Nonpoint Source Characteristics

This watershed is ranked High for runoff impacts on streams, Not Available for runoff impacts on lakes and High for runoff impacts on groundwater and therefore has an overall rank of High. This value can be used in ranking the watershed or individual waterbodies for grant funding under state and county programs.However, all waters are affected by diffuse pollutant sources regardless of initial water quality. Applications for specific runoff projects under state or county grant programs may be pursued. For more information, go to surface water program grants.

Natural Community

Neenah Slough is considered a Cool-Warm Headwater under the state's Natural Community Determinations.

Natural communities (stream and lake natural communities) represent model resultsand DNR staff valiation processes that confirm or update predicted conditions based on flow and temperature modeling from historic and current landscape features and related variables. Predicated flow and temperatures for waters are associated predicated fish assemblages (communities). Biologists evaluate the model results against current survey data to determine if the modeled results are corect and whether biological indicators show water quaity degradation. This analysis is a core component of the state's resource management framework. Wisconsin's Riverine Natural Communities.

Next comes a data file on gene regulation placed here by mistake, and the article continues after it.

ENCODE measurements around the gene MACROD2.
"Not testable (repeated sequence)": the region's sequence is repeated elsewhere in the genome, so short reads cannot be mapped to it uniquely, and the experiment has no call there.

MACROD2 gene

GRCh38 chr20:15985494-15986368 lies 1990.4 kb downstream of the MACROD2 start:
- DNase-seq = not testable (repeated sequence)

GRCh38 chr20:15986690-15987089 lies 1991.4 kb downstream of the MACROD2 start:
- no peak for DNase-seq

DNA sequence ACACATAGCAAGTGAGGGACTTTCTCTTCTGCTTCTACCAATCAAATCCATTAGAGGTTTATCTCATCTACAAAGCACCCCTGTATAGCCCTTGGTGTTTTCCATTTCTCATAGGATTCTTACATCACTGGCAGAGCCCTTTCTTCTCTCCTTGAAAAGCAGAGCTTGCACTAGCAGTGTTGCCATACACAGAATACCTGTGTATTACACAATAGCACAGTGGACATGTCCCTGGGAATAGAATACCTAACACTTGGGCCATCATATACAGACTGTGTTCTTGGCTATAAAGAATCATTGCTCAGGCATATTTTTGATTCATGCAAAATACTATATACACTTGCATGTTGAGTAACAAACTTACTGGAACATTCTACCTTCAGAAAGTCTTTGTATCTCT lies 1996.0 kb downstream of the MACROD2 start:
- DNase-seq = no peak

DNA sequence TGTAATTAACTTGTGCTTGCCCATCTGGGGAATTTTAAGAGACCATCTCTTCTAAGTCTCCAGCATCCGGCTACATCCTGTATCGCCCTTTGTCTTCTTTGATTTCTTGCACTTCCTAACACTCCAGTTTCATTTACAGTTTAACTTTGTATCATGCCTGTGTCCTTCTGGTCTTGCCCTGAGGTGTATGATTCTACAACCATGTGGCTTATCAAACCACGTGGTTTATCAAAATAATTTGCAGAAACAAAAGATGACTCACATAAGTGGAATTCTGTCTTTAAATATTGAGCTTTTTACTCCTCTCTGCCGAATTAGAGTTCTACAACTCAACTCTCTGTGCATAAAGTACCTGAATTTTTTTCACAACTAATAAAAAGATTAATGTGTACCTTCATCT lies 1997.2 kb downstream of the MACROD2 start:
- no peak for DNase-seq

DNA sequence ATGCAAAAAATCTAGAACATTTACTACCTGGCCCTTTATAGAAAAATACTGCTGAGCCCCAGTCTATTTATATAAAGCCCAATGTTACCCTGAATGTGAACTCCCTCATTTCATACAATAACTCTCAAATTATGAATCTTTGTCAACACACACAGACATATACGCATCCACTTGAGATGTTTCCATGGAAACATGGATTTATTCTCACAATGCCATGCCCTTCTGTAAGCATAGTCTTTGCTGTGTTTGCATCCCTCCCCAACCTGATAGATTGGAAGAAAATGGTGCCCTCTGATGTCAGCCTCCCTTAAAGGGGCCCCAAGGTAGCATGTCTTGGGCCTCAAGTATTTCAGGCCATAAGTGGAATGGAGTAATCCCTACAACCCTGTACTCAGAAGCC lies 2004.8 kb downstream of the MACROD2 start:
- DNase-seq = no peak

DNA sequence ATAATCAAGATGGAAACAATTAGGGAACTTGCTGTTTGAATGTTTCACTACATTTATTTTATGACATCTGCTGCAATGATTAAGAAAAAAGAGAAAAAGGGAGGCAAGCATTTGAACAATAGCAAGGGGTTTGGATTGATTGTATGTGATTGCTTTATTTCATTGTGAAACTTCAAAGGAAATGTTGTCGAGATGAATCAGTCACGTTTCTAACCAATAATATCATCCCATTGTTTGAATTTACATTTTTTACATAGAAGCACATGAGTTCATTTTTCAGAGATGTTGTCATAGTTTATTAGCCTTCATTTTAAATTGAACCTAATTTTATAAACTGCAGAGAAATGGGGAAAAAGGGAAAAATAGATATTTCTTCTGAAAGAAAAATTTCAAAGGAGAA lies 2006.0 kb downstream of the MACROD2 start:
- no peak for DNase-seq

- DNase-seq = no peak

Cool (Warm-Transition) Headwaters are small, sometimes intermittent streams with cool to warm summer temperatures. Coldwater fishes are uncommon to absent, transitional fishes are abundant to common, and warm water fishes are common to uncommon. Headwater species are abundant to common, mainstem species are common to absent, and river species are absent.